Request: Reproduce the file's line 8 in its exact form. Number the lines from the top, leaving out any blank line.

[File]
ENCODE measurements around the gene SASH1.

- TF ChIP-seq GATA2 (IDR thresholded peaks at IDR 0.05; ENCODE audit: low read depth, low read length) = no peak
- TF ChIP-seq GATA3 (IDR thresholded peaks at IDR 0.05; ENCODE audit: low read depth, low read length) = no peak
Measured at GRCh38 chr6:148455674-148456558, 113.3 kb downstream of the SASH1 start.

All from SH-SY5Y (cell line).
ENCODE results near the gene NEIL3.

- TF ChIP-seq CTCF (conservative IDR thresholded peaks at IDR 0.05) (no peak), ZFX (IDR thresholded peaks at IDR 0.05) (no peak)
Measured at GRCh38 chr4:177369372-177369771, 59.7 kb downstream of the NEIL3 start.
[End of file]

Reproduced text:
Measured at GRCh38 chr4:177369372-177369771, 59.7 kb downstream of the NEIL3 start.